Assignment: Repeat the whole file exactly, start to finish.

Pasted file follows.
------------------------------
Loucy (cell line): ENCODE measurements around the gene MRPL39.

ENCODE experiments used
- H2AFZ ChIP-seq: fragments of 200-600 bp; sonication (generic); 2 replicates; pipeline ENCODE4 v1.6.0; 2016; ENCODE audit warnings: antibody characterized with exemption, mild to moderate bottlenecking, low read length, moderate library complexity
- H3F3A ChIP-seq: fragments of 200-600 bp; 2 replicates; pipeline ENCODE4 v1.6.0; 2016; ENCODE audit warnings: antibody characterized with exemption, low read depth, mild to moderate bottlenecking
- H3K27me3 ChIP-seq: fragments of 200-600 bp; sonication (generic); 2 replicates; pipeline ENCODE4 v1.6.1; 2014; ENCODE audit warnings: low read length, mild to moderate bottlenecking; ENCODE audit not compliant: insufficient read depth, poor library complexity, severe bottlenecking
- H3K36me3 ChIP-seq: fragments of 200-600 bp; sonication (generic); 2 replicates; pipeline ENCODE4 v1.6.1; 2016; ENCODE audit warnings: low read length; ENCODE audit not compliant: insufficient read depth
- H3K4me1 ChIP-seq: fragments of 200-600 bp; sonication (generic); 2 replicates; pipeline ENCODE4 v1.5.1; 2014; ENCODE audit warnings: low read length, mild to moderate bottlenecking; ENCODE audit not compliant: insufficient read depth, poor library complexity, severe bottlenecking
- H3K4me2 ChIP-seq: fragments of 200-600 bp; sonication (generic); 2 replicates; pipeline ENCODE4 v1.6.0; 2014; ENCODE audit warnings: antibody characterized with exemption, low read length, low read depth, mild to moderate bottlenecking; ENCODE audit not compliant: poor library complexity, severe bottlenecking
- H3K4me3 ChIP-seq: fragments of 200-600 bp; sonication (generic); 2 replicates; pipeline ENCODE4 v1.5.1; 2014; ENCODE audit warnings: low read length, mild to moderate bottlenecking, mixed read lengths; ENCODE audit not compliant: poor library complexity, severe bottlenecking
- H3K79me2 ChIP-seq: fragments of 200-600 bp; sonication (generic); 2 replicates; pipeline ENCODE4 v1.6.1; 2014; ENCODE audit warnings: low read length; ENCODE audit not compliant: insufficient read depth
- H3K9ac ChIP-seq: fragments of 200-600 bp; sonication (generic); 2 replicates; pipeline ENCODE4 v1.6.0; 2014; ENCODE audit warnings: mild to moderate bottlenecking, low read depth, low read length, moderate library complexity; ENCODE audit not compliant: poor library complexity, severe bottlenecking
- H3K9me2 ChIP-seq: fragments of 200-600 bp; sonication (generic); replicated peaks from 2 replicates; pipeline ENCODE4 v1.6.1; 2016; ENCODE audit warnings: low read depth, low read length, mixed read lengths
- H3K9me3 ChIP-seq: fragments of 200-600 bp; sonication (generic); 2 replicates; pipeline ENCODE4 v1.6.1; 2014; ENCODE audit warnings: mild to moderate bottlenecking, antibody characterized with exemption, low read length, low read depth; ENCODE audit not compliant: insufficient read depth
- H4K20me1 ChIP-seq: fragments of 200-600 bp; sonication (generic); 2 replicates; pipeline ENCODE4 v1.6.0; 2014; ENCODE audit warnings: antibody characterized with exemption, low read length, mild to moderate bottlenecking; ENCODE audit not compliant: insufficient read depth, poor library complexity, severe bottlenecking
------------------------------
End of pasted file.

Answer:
Loucy (cell line): ENCODE measurements around the gene MRPL39.

ENCODE experiments used
- H2AFZ ChIP-seq: fragments of 200-600 bp; sonication (generic); 2 replicates; pipeline ENCODE4 v1.6.0; 2016; ENCODE audit warnings: antibody characterized with exemption, mild to moderate bottlenecking, low read length, moderate library complexity
- H3F3A ChIP-seq: fragments of 200-600 bp; 2 replicates; pipeline ENCODE4 v1.6.0; 2016; ENCODE audit warnings: antibody characterized with exemption, low read depth, mild to moderate bottlenecking
- H3K27me3 ChIP-seq: fragments of 200-600 bp; sonication (generic); 2 replicates; pipeline ENCODE4 v1.6.1; 2014; ENCODE audit warnings: low read length, mild to moderate bottlenecking; ENCODE audit not compliant: insufficient read depth, poor library complexity, severe bottlenecking
- H3K36me3 ChIP-seq: fragments of 200-600 bp; sonication (generic); 2 replicates; pipeline ENCODE4 v1.6.1; 2016; ENCODE audit warnings: low read length; ENCODE audit not compliant: insufficient read depth
- H3K4me1 ChIP-seq: fragments of 200-600 bp; sonication (generic); 2 replicates; pipeline ENCODE4 v1.5.1; 2014; ENCODE audit warnings: low read length, mild to moderate bottlenecking; ENCODE audit not compliant: insufficient read depth, poor library complexity, severe bottlenecking
- H3K4me2 ChIP-seq: fragments of 200-600 bp; sonication (generic); 2 replicates; pipeline ENCODE4 v1.6.0; 2014; ENCODE audit warnings: antibody characterized with exemption, low read length, low read depth, mild to moderate bottlenecking; ENCODE audit not compliant: poor library complexity, severe bottlenecking
- H3K4me3 ChIP-seq: fragments of 200-600 bp; sonication (generic); 2 replicates; pipeline ENCODE4 v1.5.1; 2014; ENCODE audit warnings: low read length, mild to moderate bottlenecking, mixed read lengths; ENCODE audit not compliant: poor library complexity, severe bottlenecking
- H3K79me2 ChIP-seq: fragments of 200-600 bp; sonication (generic); 2 replicates; pipeline ENCODE4 v1.6.1; 2014; ENCODE audit warnings: low read length; ENCODE audit not compliant: insufficient read depth
- H3K9ac ChIP-seq: fragments of 200-600 bp; sonication (generic); 2 replicates; pipeline ENCODE4 v1.6.0; 2014; ENCODE audit warnings: mild to moderate bottlenecking, low read depth, low read length, moderate library complexity; ENCODE audit not compliant: poor library complexity, severe bottlenecking
- H3K9me2 ChIP-seq: fragments of 200-600 bp; sonication (generic); replicated peaks from 2 replicates; pipeline ENCODE4 v1.6.1; 2016; ENCODE audit warnings: low read depth, low read length, mixed read lengths
- H3K9me3 ChIP-seq: fragments of 200-600 bp; sonication (generic); 2 replicates; pipeline ENCODE4 v1.6.1; 2014; ENCODE audit warnings: mild to moderate bottlenecking, antibody characterized with exemption, low read length, low read depth; ENCODE audit not compliant: insufficient read depth
- H4K20me1 ChIP-seq: fragments of 200-600 bp; sonication (generic); 2 replicates; pipeline ENCODE4 v1.6.0; 2014; ENCODE audit warnings: antibody characterized with exemption, low read length, mild to moderate bottlenecking; ENCODE audit not compliant: insufficient read depth, poor library complexity, severe bottlenecking